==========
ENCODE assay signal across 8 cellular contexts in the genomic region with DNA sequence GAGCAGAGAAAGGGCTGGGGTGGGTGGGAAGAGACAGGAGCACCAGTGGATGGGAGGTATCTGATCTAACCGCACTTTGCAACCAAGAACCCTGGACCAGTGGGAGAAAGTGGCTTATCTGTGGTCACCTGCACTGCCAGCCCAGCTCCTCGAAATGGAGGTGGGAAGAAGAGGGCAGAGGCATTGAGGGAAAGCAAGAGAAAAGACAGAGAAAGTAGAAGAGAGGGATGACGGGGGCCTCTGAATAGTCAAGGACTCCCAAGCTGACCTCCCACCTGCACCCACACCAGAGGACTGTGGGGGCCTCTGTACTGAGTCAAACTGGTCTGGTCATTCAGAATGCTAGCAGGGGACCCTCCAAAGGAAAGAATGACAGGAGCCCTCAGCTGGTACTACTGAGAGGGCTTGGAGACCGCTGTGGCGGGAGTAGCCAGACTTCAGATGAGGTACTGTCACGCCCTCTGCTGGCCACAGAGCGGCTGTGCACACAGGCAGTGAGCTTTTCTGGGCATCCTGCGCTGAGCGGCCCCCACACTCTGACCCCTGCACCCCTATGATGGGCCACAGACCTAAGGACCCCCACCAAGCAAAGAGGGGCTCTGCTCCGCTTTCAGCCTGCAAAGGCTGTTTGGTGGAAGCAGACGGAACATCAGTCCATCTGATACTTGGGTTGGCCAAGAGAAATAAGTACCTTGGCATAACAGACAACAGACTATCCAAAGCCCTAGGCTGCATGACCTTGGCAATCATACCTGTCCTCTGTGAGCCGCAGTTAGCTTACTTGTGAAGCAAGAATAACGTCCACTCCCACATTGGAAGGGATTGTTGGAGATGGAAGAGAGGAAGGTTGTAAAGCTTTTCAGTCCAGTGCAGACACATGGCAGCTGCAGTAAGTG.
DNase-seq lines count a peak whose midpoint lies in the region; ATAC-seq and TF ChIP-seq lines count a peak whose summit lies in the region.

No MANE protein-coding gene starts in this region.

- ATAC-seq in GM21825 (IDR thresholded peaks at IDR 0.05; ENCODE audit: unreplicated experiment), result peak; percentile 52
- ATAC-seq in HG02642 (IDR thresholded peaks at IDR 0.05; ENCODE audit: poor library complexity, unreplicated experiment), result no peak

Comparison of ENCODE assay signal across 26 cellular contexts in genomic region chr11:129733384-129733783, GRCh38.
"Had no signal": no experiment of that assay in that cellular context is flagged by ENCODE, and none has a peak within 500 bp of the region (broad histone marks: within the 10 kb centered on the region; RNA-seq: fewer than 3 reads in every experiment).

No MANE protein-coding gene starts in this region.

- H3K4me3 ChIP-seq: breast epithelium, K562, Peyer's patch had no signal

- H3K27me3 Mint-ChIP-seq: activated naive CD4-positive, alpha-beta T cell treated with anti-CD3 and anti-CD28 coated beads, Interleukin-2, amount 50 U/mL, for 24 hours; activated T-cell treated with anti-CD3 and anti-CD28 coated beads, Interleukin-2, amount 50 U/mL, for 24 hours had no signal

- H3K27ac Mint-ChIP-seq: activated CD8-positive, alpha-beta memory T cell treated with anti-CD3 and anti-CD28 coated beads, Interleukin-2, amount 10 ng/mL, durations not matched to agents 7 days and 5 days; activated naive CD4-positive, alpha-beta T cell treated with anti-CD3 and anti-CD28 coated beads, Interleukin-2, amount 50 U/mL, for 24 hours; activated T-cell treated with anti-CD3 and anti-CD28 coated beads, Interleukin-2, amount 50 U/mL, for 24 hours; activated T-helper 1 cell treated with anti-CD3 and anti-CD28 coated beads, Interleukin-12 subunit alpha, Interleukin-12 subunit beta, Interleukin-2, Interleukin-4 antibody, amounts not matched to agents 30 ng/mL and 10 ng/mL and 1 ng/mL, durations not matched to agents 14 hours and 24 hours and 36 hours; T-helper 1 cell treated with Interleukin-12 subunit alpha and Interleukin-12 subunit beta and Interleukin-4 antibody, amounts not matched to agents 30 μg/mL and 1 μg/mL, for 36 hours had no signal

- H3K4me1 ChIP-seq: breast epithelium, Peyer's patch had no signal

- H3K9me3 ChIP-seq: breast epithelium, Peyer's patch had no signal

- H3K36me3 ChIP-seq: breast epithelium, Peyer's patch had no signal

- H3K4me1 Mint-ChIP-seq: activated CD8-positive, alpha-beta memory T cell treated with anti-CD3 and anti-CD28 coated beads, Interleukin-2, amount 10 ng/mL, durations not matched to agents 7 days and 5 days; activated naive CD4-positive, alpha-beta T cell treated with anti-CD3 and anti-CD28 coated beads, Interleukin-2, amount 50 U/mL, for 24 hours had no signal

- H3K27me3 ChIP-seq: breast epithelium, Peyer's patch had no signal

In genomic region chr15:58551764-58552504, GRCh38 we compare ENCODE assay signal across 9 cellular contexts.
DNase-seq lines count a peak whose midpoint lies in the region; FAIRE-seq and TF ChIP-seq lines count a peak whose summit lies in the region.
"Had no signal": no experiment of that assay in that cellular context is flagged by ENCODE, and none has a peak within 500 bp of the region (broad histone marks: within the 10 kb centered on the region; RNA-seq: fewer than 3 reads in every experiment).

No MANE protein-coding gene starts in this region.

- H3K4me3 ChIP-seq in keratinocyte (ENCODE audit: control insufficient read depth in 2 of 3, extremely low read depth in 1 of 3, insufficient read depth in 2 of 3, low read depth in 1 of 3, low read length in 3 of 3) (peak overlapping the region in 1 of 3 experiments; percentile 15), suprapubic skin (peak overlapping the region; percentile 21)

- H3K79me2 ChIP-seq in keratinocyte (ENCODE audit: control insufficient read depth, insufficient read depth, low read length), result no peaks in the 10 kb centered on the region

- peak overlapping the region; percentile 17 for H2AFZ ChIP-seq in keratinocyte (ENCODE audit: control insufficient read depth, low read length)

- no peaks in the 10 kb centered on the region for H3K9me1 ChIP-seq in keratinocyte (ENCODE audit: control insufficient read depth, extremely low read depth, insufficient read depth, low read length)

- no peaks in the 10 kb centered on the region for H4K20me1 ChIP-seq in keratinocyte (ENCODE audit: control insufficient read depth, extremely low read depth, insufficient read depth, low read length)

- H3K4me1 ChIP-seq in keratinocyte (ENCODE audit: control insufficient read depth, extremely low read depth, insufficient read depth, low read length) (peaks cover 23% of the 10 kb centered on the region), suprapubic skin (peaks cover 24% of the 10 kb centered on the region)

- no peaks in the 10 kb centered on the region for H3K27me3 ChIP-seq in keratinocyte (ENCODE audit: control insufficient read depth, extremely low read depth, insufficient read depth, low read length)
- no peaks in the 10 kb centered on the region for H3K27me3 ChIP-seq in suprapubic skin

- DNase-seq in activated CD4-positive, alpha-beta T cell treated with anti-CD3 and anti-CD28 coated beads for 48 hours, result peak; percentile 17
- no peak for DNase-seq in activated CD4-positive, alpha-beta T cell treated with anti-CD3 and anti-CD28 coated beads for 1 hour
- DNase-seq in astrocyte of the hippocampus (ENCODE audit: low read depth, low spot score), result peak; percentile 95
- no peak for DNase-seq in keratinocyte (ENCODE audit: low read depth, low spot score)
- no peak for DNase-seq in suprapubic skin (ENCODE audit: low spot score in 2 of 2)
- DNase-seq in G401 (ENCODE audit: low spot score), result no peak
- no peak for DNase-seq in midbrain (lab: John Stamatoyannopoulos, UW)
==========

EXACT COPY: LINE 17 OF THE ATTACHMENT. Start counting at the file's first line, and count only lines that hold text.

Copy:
In genomic region chr15:58551764-58552504, GRCh38 we compare ENCODE assay signal across 9 cellular contexts.